I'm not a jacked-up-storm-chasin'-girl gettin'-scientist, but I'd think when it comes to tornados, a few things would be relevant to the average person, and the rest not very relevant. Among the relevant:

      1. Stay away from them because...
      2. ...You can't do anything about them.
      3. Everyone who lives in tornado alley has known for a long time what to do when a twister is-a-comin'

      Among the not so relevant things

      1. Mean, median, standa
      • You're a new luddite? Don't you know how dangerous those are?
      • Re:Dorthy? (Score:5, Informative)

        by Rock Chalk Jayhawk (1443729) * on Tuesday April 07, 2009 @04:16PM (#27495883)

        Right now, tornado (and severe thunderstorm) warnings are issued when one of two things happens:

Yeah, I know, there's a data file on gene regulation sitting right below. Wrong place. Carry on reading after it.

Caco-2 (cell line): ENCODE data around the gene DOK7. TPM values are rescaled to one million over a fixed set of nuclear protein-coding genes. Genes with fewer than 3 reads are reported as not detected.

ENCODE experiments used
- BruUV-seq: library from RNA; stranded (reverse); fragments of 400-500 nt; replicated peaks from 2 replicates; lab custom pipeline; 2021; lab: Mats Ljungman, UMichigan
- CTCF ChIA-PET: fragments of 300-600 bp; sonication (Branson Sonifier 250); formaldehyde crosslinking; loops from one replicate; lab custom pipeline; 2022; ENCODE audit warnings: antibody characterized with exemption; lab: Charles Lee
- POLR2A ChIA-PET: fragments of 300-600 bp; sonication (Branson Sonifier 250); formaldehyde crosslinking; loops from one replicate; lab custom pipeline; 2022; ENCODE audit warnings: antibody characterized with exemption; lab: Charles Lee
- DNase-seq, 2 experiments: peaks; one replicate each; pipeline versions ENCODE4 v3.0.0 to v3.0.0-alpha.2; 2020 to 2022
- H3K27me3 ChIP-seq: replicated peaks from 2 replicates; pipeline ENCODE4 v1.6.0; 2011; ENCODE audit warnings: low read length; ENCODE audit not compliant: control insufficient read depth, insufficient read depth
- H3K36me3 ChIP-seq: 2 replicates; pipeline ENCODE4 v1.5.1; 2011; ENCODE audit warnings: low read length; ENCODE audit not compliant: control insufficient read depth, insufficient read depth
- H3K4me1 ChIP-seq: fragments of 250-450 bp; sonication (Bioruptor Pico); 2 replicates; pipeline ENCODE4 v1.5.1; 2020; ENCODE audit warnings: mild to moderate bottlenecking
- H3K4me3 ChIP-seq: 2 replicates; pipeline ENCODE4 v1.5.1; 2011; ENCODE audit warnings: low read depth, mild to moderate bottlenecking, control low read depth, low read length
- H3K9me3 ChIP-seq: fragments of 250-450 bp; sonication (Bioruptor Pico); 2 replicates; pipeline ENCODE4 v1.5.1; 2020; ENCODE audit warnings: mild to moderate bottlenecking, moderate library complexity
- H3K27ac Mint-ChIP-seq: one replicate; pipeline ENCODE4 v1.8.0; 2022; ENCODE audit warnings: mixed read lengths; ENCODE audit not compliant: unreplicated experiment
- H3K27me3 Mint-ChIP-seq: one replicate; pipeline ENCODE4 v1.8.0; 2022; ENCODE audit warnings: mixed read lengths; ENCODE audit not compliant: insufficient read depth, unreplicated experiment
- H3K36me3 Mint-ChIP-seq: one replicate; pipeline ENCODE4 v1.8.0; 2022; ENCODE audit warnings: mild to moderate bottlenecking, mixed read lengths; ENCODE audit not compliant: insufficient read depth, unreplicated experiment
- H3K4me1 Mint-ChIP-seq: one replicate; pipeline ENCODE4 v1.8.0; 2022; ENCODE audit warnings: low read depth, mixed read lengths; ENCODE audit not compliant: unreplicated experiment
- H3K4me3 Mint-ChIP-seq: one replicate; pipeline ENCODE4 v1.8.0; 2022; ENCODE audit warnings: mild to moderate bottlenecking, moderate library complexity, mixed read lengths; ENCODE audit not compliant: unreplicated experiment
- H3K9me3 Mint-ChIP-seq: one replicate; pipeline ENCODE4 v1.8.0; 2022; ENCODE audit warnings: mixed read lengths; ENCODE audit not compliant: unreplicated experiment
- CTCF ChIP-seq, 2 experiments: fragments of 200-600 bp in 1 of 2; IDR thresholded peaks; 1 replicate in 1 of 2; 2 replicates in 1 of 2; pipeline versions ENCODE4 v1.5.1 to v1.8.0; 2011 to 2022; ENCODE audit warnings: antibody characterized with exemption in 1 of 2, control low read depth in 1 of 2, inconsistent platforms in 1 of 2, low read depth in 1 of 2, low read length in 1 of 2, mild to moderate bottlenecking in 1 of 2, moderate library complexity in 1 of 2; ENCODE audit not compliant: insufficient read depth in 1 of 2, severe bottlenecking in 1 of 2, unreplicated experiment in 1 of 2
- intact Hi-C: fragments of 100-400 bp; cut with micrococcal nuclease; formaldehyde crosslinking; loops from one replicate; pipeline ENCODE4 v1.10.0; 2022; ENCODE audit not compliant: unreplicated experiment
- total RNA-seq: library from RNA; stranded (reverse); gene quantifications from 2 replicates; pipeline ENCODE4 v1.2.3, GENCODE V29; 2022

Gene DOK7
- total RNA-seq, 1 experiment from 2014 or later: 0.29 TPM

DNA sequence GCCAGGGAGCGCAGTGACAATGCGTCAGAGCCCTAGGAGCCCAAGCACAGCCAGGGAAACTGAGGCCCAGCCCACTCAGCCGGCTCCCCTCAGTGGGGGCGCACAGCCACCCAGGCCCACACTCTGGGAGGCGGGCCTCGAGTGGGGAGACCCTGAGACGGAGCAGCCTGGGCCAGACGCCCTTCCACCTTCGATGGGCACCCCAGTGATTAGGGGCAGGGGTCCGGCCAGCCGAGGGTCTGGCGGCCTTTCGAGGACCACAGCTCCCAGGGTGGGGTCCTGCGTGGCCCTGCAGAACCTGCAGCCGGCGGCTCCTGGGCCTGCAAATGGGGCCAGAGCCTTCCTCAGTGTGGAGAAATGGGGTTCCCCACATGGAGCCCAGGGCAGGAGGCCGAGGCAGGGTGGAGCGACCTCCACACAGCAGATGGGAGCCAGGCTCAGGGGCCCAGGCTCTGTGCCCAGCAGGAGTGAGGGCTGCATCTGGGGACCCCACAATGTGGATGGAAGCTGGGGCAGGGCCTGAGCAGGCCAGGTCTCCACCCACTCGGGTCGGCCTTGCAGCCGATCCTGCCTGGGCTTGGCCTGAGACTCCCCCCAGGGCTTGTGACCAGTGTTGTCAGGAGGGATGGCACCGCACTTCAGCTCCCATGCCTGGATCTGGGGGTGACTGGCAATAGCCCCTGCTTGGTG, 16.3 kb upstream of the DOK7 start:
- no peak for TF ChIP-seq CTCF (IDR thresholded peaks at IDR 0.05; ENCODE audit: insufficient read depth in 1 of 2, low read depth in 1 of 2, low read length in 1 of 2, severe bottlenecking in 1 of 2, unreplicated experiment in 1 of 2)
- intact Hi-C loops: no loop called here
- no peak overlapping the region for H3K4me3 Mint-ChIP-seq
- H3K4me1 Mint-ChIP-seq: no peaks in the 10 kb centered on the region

1) A tornado or a funnel cloud is spotted
        2) Doppler radar indicates strong rotation and the forecaster believes a tornado is possible or likely

        It's always better to detect the tornado vortex signature on radar before a tornado actually develops. There is some lead time, should a tornado actually develop, and people have time to take cover. But the bottom line is that we still warn based on observations, not on a forecast.

        A fundamental reason for conducting VORTEX2 is to investigate tornado formation to understand why some supercell thunderstorms are tornadic while others are not. One reason that has been suggested is that warmer rear flank downdrafts are more favorable than colder rear flank downdrafts for tornadogenesis. Physical reasons for this have been proposed, but at this time it still remains untested.